Amazon-Genesis, Hyundai linkages have helped to create Amazon Vehicles
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Amazon-Genesis, Hyundai Links Power Online Sales Giant To New Auto Info Space

Amazon-Genesis and Hyundai linkages have enabled the online sales giant to move into a new automotive information space, Amazon Vehicles.

In the last couple of weeks, Amazon and Hyundai have done some interesting things that have left many wondering about the linkage.

For Hyundai, the answer is pretty clear. The South Korean automaker has had a go-it-alone mindset for so long that it had to do something to break out of that mold. That it also opened itself to acting with Internet- and web-based entities, likely the real goal, was icing on the proverbial carnuba cake, so to speak.

Amazon, Hyundai Work Together

By working with Amazon, which allowed Hyundai use of its Alexa online assistant, the automaker gained access to a significant online presence that it had lacked. It was the Hyundai’s first move to interact with the Internet-based outlet. That it was one of the net’s premier shopping services was good planning on Hyundai’s part. Hyundai also furthered its alliance with Amazon with its “Drive Now” program. It is a program that allowed Amazon Prime customers that ability to set up test drives of 2016 Elantras at convenient times and locations. Further, it has taken much of the hassle out of car-buying.

Amazon Teams With Hyundai So Alexa Can Tell Genesis What To Do

Amazon, which has had a history of selling auto parts and related items through its sales portals, has gained a valuable ally, as well, an automaker willing to work with the online giant. In a way, the linkage has legitimatized Amazon’s presence in the automotive world. It’s not that Amazon hasn’t had a footprint in the automotive world, it is just that it was solely as Amazon, the online sales giant, not as the ally of an automaker. Now, with Alexa barking orders to Genesis 80 and 90 models, Amazon has become more integrated into a major automaker and, thus, into the automotive world.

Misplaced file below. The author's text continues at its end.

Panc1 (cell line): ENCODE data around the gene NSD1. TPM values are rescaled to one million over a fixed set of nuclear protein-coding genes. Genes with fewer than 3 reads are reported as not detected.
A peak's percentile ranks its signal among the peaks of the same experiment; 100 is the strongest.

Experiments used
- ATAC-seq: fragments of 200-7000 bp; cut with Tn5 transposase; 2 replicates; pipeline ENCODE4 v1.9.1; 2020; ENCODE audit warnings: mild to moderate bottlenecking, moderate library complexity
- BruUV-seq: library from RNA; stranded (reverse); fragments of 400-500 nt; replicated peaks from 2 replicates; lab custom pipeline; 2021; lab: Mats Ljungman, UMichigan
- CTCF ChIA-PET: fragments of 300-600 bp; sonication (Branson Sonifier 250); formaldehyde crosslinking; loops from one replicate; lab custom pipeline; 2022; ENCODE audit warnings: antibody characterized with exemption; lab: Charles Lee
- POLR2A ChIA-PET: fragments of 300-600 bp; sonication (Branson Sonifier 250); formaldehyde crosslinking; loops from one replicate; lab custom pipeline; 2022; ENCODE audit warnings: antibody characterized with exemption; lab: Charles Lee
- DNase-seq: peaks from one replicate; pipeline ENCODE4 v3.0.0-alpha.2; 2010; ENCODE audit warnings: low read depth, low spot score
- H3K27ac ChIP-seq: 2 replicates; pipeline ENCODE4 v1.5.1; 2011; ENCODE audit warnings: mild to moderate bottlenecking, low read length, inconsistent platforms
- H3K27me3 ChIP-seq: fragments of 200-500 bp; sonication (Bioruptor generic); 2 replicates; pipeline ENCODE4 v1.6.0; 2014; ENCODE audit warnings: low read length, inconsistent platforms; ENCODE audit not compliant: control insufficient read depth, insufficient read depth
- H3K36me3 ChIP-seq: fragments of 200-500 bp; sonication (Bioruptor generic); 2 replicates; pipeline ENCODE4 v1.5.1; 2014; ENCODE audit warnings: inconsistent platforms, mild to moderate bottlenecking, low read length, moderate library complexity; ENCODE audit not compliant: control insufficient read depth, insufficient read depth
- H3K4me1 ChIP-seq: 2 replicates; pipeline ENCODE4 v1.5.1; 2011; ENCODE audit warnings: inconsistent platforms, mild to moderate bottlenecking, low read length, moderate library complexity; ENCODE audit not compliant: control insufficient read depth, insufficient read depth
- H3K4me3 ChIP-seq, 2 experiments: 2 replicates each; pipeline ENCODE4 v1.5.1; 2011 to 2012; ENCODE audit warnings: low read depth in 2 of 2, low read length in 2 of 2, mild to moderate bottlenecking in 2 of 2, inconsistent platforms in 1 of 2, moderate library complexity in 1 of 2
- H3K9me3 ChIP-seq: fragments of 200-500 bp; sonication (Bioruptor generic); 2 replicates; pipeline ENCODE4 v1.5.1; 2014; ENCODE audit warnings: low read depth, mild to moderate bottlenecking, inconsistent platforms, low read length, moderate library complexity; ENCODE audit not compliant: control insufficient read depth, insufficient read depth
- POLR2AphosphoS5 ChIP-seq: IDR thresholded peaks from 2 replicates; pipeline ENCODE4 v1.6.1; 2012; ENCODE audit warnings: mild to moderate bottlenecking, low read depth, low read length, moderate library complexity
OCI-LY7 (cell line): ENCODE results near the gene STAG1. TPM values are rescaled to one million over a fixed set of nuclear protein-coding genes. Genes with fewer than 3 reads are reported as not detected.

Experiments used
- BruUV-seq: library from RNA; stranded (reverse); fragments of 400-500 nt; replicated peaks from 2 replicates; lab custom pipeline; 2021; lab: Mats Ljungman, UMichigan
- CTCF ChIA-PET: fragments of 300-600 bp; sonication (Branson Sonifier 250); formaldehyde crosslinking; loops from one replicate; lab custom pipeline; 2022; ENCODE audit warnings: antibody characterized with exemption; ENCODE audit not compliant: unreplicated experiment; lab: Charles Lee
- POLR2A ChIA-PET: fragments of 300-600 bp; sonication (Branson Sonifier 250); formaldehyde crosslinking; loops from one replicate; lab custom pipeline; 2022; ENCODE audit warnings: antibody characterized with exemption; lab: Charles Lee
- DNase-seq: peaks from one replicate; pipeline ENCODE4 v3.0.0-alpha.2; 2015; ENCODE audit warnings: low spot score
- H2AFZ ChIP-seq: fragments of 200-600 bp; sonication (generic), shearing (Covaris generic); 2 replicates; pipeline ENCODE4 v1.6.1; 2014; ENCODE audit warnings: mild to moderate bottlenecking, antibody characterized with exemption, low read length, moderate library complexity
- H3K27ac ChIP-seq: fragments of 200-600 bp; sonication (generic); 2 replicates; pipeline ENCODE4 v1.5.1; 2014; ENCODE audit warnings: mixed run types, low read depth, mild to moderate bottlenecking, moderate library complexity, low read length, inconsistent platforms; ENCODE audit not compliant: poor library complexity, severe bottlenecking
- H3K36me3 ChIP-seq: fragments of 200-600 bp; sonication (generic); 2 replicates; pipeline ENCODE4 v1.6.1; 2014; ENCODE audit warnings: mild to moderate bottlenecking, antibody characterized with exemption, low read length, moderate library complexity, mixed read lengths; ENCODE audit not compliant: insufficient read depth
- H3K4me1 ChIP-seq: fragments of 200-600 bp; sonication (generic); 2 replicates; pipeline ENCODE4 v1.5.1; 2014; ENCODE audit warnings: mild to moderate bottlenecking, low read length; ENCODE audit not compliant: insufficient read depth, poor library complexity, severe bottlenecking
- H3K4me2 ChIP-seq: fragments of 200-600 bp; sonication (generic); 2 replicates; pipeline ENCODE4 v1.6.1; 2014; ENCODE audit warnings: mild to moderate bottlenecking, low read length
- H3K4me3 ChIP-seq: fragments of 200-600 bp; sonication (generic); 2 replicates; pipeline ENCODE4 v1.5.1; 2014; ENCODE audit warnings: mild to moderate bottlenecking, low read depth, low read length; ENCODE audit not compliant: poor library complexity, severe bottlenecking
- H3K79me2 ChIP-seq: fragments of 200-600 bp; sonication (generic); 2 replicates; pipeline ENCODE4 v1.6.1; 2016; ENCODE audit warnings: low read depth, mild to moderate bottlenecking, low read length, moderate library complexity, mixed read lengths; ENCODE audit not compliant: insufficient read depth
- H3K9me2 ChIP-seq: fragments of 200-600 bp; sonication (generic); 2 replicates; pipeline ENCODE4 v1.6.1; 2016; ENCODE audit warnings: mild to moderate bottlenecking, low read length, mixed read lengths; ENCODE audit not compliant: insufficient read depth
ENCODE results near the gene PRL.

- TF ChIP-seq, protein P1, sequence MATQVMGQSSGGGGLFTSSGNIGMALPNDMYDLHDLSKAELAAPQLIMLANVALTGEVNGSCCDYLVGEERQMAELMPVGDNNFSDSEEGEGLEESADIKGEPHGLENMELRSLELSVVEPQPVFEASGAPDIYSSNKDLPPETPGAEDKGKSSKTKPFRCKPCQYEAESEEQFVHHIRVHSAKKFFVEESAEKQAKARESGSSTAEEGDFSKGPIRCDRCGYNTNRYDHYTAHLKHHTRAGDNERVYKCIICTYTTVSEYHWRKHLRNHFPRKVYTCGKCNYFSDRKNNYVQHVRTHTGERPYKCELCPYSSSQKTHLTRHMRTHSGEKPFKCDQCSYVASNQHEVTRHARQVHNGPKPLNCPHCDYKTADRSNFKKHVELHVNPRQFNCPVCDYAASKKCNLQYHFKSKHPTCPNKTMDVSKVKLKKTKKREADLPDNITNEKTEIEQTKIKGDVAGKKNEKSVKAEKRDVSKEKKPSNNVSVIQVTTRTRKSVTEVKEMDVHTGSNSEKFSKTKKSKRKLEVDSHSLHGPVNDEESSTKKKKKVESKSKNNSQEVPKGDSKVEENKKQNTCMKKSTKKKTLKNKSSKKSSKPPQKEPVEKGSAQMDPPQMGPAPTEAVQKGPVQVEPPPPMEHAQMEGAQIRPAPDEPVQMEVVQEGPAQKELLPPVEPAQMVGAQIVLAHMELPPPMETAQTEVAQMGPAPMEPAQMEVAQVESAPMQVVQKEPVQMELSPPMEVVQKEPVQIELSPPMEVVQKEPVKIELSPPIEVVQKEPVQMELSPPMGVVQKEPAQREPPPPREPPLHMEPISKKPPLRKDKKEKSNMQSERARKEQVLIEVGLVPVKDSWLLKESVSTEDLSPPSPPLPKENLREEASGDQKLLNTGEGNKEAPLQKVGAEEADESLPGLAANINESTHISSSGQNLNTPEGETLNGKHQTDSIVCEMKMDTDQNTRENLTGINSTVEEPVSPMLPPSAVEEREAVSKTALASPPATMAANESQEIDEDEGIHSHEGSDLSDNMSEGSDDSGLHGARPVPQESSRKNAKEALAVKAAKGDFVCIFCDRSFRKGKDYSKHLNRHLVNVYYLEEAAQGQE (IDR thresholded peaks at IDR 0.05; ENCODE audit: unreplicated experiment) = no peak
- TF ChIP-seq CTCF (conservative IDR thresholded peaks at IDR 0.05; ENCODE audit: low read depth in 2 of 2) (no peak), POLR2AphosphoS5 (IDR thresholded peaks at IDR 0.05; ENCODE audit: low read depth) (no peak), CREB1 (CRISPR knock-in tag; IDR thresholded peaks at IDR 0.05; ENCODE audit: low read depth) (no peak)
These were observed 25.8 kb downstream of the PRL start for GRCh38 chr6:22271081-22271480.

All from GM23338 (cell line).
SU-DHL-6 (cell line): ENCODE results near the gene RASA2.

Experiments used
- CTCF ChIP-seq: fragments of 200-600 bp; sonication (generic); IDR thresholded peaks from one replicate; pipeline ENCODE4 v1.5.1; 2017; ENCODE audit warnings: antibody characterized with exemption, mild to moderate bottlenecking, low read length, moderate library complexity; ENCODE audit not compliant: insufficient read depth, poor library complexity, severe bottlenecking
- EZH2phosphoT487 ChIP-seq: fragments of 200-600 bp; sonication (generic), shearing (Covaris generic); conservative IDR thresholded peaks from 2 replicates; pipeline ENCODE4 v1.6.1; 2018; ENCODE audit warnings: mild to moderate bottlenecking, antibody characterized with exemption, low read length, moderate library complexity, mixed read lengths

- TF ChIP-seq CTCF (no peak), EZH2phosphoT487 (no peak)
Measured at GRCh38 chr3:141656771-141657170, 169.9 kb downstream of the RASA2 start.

Leapfrogging this activity, Amazon has launched Amazon Vehicles, a car research portal. Using this portal, consumers can get information on specific vehicles as well as see reviews of new cars and classics. Consumers can also upload photos and videos of their rides. Once they have uploaded their images and info, users then interact with the online Amazon Vehicles community by providing information on their vehicles.

Information is the key to the Amazon move, at this moment. Though it is one of the premier online sales giants, Amazon Vehicles forte is information. The information that consumers will find there is similar to the information one might find on,,, and or Yahoo Autos, all third-party shopping/information sites.

An extension of Amazon’s already-existing Automotive Store, Amazon Vehicles lets consumers compare trim levels in side-by-side comparisons. The pages are well organized, providing an outline of price, performance and other features.

Amazon Vehicles A Further Step

Amazon Vehicles represents a further extension of its move into the world of autos. Adam Goetsch, director of automotive at Amazon, said in a statement to Automotive News that their “goal is to support customers during one of the most important, research-intensive purchases in their lives by helping them make informed decisions every step of the way. Amazon Vehicles is a great resource for customers who are interested in car information or looking for a broad selection of parts and accessories -- all enhanced by the ability to tap into the knowledge, opinions, and experiences of other car owners within the Amazon customer community.”

Amazon’s potential competitor in the auto information space,, isn’t surprised at its new moves. Alex Vetter,’s chief executive, said he doesn’t see Amazon as a direct competitor because there is no linkage to dealers. “Amazon has been in the advertising and automotive parts business for years. I think this is just another way to extend their current aftermarket business and parts business and continue to grow there,” he said to Automotive News. “We operate fundamentally different businesses.”

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